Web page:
Singaporebrides | Weddings 101

November 2020

Your Friendly Guide To Writing Handwritten Wedding Vows With Confidence

Planning to write your own wedding vows? Then, we’ve got some handy tips for you.

Writing your own wedding vows is a great way to inject a personal touch that’s unique to your celebration and offers your family and friends an insight on why you fell in love with your partner. However, it can be rather daunting to put all your emotions, love, dreams, hopes and promises into words and read them out aloud in front of an audience. And if you are not especially good with words, just the thought of penning your own wedding vows might be enough to send you into a panic.

If the thought of writing your own wedding vows is making you feel intimidated, we’re here to reassure you that you don’t have to be! It may seem like an overwhelming task at first, but once you’ve had a little help getting started, you’ll see that it’s actually pretty easy. To help you get started, we’ve put together five nifty steps on how you can write your own wedding vows.

First, choose five words that mean the most to you in your relationship

Elaine and Gabriel’s Gorgeous Pre-Wedding Adventure in Sumba by Darren and Jade Photography

Before you begin writing your vows, take some time to think about the five words that means the most to you in your relationship. These words can be trust, family, faith, support, forgiving, friend, honest, fun, or any other words that you feel defines what you have with your partner. Once you’ve identified the five words, write them down on a piece of paper and set it aside. You’ll come back to these later.

Next, it’s time to start penning your thoughts down

Jane and Rob’s Intimate COVID-19 Wedding at The White Rabbit by Hong Ray Photography

Get started by settling down at a comfortable spot with a pen and paper or your laptop, whichever your preference is (a smart tablet works too!), with a cup of your favourite tea or coffee. Then, once you’re comfortable (it’s best that you are, as the writing process may take some time), think about these questions about your relationship and partner:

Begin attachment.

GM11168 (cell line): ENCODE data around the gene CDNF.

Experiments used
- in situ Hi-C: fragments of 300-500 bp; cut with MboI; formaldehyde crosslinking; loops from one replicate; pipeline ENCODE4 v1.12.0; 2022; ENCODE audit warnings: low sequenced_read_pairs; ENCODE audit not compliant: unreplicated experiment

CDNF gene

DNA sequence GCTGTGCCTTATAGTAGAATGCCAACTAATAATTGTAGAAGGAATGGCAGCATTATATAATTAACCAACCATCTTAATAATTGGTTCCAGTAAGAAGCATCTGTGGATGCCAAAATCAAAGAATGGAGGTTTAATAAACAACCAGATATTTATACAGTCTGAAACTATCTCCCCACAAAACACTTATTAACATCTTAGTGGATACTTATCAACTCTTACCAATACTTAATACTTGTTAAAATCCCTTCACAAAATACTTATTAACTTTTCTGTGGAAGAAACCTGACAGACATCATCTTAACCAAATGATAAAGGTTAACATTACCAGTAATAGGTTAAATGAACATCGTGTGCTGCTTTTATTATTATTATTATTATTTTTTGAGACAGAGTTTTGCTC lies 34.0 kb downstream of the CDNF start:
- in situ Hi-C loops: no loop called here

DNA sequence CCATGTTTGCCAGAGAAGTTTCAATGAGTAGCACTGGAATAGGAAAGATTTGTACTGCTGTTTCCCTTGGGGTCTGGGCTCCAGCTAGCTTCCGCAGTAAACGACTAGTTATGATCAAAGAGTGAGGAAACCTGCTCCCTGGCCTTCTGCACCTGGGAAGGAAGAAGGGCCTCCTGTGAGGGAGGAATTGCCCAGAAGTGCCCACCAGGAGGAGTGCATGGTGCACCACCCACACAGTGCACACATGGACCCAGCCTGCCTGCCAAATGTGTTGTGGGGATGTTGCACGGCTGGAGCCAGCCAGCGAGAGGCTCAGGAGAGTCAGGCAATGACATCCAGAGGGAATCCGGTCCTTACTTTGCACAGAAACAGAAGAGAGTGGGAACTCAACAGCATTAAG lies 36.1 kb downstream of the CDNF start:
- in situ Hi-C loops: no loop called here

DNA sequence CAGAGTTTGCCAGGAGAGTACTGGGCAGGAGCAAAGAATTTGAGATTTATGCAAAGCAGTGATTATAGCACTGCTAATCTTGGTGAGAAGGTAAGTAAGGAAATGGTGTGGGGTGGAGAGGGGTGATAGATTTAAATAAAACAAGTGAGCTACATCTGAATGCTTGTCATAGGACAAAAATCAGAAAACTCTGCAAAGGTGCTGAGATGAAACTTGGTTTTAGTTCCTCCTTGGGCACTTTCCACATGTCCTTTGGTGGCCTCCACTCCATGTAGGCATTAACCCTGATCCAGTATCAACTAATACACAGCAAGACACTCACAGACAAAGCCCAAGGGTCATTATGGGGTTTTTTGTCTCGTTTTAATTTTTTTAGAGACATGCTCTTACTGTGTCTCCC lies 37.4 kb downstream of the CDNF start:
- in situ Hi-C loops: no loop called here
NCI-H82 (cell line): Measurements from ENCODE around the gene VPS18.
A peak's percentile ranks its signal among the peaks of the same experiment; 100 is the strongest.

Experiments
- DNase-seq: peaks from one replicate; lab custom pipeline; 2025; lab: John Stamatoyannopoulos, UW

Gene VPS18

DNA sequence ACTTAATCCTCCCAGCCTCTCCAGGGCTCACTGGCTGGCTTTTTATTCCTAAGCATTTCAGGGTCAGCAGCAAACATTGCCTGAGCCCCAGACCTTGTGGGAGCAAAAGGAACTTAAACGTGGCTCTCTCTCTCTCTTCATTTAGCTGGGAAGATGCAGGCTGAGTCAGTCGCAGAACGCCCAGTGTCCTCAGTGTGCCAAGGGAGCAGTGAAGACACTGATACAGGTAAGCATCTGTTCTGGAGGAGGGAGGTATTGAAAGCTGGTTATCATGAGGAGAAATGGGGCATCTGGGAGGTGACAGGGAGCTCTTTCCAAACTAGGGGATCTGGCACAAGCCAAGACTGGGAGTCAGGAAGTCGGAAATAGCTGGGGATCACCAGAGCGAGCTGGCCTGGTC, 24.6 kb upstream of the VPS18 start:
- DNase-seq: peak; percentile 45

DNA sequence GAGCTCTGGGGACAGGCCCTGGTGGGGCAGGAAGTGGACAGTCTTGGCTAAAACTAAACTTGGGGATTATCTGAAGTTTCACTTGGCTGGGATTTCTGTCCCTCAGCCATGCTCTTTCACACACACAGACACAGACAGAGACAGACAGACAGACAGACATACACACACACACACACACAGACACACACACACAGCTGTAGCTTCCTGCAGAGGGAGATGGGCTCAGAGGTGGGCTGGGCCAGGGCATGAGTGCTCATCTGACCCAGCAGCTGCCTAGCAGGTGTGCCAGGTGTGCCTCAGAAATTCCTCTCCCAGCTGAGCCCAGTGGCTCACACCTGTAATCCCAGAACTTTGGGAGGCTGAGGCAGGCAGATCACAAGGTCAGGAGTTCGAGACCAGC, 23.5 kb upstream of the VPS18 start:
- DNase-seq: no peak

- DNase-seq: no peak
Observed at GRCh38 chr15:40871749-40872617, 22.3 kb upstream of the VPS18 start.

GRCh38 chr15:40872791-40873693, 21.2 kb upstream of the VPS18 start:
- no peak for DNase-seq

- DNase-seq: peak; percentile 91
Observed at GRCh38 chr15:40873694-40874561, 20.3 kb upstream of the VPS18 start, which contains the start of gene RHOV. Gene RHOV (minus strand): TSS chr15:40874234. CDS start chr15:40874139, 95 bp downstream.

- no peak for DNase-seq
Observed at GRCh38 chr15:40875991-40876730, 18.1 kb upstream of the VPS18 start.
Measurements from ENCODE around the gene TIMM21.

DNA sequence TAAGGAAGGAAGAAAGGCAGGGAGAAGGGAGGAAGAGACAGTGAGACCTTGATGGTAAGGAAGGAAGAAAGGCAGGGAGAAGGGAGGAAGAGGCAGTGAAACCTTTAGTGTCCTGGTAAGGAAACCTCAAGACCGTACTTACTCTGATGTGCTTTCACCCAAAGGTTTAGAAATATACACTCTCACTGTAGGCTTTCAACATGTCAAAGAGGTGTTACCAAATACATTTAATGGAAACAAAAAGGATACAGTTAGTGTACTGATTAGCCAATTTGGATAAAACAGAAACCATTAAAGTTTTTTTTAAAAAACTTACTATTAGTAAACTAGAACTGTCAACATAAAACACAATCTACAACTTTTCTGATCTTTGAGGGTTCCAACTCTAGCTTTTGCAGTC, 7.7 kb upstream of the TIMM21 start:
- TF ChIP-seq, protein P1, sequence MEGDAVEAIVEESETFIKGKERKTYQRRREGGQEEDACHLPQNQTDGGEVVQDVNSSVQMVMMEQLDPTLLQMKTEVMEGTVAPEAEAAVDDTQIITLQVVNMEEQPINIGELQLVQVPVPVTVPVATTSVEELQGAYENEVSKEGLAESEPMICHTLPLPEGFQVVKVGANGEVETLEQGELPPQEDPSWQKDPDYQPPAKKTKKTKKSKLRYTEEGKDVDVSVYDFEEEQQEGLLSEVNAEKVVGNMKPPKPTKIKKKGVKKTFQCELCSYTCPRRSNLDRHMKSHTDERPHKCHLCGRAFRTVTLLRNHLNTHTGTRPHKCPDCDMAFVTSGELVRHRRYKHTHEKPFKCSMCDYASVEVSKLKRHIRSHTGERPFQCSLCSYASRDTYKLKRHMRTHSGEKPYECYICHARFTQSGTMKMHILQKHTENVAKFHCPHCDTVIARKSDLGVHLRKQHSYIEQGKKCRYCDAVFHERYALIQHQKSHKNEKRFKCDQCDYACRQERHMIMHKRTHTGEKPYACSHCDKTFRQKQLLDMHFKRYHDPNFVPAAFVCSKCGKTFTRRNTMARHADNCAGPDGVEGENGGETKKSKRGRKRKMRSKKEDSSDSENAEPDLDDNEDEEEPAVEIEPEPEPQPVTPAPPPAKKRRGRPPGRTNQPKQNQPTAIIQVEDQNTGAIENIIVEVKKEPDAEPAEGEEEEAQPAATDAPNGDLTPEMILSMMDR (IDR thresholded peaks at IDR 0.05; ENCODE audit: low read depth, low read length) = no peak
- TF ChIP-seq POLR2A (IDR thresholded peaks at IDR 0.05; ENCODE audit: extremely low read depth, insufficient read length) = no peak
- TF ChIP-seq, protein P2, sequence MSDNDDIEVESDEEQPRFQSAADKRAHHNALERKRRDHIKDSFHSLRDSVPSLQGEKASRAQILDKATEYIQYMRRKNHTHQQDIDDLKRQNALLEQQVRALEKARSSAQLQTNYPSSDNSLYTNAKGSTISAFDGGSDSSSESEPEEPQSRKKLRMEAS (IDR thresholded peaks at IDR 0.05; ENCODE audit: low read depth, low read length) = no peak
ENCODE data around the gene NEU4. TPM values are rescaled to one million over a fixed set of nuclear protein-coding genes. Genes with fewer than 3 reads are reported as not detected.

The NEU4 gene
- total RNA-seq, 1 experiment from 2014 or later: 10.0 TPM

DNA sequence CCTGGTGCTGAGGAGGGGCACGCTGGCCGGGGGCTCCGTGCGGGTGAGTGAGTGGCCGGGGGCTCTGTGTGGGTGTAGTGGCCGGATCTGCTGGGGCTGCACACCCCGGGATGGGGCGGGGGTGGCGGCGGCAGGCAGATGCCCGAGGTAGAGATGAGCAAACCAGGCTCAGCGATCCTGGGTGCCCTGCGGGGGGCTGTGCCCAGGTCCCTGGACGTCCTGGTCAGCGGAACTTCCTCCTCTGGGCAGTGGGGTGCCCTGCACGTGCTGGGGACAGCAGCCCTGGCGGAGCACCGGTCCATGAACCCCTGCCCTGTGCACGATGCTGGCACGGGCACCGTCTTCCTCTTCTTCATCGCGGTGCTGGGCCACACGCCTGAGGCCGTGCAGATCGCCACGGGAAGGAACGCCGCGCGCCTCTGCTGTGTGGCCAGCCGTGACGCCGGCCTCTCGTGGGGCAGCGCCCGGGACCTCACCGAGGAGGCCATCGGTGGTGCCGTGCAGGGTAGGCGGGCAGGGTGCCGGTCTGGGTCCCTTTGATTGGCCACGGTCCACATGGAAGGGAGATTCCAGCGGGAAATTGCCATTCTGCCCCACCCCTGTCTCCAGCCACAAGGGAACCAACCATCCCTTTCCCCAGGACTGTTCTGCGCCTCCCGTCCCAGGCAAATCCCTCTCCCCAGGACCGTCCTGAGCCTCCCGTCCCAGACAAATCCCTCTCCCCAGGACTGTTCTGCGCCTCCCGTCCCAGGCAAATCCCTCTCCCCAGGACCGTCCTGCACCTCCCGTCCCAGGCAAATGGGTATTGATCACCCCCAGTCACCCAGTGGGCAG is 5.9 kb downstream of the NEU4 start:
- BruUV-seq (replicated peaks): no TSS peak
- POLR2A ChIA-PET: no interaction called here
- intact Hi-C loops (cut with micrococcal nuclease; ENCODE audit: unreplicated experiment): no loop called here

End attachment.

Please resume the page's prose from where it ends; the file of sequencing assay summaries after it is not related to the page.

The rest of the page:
• How I felt when we first met
  • When I knew he/she was The One
  • What I see in our future
  • Where I’m willing to go for him/her
  • Why I am making these promises to him/her
  • At this point, you don’t have to worry if you’re sounding coherent or simply rambling on aimlessly. In fact, if you find yourself rambling on, it’s a good sign! The right answers to these questions should come easily and quickly to you without much thinking, so don’t worry about whether they are grammatically correct or not. The editing will come later, so just note down whatever comes to mind first.

    Then, follow this simple template to write your vows

    Wei Ying and Alan’s Personalised and Unique Wedding at Parkroyal on Beach Road by Joshua Tan from The Beautiful Moment Photography

    It’s time to get writing! Now that you’ve gotten your thoughts onto paper, it’s time to piece them together into a coherent passage that you’ll be reciting in front of your fiancé, family and friends. Start on your first draft by following this simple template:

  • Begin at the start of your relationship up until now – share a little on how you met and what you felt, what you love about him/her, when you knew it was going to be forever, and so on
  • Share a personal story of the two of you but try to keep it short, and don’t be afraid to inject a little humour. Don’t be afraid to talk about the lows in your relationship as well – that keeps your vows real and raw, since there are highs and lows in every relationship
  • Wrap it up with what you envision for your future together as a family and pledge your commitment to the marriage with your promises to your partner.